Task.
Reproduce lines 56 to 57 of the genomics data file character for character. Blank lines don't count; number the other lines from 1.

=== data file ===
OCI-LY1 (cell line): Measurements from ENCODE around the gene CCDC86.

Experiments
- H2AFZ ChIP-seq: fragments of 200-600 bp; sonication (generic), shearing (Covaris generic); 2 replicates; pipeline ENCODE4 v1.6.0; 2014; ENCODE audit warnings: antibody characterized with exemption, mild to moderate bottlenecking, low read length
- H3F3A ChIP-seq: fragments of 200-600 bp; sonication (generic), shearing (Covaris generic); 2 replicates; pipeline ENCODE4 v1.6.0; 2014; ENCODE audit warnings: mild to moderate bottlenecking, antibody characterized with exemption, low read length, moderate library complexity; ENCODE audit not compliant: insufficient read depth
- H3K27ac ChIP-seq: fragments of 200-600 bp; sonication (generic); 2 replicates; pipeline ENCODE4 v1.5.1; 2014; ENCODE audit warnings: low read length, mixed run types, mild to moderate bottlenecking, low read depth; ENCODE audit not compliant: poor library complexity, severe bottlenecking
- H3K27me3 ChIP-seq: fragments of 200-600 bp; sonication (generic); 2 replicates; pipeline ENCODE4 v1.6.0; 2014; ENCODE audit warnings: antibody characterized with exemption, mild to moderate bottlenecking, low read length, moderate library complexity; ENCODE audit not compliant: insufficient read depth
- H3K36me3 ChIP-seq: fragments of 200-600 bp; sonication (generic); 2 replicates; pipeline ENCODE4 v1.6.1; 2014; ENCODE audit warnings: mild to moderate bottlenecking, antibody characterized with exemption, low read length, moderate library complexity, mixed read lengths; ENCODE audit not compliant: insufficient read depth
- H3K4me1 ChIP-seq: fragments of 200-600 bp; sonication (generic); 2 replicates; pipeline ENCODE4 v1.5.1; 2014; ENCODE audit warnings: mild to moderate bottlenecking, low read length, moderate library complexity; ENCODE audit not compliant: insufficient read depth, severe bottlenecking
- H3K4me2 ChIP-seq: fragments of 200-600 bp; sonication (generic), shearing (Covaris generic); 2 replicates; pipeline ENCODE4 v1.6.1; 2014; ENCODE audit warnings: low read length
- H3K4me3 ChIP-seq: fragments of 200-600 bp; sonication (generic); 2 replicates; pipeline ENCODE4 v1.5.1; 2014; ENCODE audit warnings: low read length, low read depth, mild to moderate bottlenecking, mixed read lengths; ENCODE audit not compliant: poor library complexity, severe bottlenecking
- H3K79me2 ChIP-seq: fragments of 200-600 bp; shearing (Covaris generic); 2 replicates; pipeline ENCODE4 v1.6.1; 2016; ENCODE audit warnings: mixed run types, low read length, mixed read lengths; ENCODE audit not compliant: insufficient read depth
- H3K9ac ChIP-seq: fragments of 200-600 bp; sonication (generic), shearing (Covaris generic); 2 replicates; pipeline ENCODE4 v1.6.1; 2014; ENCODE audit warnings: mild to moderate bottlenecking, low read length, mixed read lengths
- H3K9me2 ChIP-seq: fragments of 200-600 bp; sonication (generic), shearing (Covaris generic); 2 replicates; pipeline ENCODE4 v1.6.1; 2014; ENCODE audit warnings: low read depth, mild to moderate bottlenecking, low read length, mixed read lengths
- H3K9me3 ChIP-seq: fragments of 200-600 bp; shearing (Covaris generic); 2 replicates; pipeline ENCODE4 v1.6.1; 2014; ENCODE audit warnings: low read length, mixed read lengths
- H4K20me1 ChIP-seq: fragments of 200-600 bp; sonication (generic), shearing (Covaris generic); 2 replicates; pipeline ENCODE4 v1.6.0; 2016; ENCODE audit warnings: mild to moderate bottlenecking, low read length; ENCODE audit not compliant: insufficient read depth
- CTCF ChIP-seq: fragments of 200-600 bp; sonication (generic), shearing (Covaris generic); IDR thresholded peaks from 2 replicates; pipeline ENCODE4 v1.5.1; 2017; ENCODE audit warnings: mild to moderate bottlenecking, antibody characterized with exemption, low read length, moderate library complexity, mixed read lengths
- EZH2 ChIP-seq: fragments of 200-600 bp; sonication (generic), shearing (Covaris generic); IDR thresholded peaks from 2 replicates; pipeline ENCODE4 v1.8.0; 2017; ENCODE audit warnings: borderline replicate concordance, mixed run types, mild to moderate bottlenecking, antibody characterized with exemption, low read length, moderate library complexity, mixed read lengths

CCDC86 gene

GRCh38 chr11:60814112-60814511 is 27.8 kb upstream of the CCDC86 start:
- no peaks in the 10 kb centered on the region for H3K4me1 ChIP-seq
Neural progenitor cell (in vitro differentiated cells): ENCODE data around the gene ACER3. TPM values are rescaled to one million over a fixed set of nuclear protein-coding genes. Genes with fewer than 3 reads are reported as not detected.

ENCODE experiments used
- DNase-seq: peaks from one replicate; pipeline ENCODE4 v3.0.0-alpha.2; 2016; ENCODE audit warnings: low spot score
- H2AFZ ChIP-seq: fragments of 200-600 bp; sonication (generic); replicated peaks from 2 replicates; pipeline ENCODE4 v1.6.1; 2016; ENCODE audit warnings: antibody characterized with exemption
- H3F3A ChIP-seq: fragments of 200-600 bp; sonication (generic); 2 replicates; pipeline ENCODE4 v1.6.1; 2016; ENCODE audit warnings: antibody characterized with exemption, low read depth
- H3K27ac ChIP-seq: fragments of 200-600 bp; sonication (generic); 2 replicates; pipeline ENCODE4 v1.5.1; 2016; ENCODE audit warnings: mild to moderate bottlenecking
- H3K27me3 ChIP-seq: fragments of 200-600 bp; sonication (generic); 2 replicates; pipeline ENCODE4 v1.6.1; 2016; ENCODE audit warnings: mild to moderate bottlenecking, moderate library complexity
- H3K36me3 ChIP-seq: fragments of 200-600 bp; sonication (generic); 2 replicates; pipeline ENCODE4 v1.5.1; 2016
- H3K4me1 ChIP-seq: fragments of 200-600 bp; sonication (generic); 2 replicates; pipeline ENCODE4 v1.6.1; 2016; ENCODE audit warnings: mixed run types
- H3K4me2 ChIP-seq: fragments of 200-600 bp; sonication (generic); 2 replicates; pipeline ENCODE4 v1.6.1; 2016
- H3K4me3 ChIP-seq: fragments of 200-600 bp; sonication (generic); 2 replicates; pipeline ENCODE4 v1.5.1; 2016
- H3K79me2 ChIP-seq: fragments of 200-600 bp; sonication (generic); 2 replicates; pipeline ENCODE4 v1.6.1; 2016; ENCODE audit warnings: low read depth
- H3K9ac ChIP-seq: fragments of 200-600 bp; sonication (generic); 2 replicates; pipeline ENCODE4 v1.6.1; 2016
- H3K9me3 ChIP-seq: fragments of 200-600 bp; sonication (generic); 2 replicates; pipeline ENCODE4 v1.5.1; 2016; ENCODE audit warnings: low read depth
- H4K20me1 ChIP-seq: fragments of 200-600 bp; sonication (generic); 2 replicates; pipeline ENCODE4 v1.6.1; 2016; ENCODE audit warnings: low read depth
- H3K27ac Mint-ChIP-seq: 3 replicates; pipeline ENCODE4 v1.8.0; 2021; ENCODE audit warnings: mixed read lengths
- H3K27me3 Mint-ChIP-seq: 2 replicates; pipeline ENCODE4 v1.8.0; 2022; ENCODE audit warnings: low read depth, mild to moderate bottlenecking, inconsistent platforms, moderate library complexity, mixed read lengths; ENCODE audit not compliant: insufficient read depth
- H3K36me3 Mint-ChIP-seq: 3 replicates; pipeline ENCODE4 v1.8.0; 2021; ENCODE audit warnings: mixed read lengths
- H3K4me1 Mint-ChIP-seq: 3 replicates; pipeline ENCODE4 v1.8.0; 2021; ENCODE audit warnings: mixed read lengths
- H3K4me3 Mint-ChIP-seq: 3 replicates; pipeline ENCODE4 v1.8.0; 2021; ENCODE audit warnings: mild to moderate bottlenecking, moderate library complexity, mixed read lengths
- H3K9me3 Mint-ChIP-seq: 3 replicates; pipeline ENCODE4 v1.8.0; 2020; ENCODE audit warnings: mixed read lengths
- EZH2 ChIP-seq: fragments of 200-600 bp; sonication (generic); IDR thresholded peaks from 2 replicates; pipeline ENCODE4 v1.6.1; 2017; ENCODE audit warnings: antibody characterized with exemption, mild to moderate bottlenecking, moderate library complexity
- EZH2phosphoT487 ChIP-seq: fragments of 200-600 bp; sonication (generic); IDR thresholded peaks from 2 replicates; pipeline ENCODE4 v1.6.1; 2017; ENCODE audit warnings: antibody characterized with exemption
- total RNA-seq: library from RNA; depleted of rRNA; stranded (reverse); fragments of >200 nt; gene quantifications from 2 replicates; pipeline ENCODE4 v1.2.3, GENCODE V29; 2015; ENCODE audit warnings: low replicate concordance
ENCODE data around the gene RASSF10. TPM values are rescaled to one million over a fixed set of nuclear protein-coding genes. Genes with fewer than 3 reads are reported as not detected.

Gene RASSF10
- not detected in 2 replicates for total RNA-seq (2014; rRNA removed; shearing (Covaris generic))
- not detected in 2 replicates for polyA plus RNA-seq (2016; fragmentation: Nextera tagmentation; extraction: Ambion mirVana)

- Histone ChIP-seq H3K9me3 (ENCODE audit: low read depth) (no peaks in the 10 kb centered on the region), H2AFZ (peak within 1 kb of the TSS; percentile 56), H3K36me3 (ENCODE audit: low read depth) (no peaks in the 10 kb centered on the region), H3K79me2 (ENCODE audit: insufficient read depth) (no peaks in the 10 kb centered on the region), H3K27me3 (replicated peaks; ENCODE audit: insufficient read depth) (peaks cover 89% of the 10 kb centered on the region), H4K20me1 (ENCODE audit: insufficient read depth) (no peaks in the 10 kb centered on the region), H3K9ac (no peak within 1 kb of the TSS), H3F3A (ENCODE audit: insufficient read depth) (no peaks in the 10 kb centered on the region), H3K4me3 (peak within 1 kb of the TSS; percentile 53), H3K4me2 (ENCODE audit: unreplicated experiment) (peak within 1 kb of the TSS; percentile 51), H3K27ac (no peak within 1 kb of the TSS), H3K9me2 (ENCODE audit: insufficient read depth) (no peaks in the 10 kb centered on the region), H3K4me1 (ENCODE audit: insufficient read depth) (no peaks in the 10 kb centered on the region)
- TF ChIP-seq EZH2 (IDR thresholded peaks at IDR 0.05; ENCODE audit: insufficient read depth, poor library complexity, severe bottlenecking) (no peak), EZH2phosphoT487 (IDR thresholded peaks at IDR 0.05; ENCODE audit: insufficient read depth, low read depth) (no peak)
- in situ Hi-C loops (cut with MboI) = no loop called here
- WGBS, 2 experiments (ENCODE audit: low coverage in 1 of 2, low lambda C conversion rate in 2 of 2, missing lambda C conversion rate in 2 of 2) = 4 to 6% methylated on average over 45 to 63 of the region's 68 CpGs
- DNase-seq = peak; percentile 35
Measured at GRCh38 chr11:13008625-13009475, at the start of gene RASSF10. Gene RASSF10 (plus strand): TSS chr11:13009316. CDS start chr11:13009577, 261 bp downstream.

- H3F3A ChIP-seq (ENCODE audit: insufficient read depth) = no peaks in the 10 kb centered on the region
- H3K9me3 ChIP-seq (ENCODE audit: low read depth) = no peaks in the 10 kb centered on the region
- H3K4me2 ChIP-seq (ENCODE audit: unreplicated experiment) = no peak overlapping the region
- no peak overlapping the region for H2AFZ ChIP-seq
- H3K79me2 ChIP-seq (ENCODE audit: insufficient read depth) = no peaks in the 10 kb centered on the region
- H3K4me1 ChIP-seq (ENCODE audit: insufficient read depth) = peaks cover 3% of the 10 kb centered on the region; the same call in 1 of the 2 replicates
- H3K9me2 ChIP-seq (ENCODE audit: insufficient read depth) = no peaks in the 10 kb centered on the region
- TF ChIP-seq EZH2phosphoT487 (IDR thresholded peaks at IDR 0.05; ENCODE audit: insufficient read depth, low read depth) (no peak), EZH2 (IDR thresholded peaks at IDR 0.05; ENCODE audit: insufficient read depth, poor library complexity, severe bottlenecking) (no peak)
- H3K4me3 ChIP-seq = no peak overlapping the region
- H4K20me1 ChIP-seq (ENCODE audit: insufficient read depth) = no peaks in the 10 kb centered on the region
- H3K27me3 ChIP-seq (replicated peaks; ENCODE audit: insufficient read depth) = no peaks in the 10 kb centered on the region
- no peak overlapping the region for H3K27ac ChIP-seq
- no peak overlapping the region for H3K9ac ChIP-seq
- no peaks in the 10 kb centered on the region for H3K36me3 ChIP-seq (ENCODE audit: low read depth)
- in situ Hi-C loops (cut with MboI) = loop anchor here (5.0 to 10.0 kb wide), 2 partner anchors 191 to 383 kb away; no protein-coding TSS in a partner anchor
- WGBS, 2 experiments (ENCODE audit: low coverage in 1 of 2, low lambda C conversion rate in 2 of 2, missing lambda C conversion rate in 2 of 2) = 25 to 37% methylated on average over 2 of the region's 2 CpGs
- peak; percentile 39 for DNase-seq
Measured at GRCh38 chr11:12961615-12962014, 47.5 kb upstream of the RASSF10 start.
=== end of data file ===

- H3K9me3 ChIP-seq (ENCODE audit: low read depth) = no peaks in the 10 kb centered on the region
- H3K4me2 ChIP-seq (ENCODE audit: unreplicated experiment) = no peak overlapping the region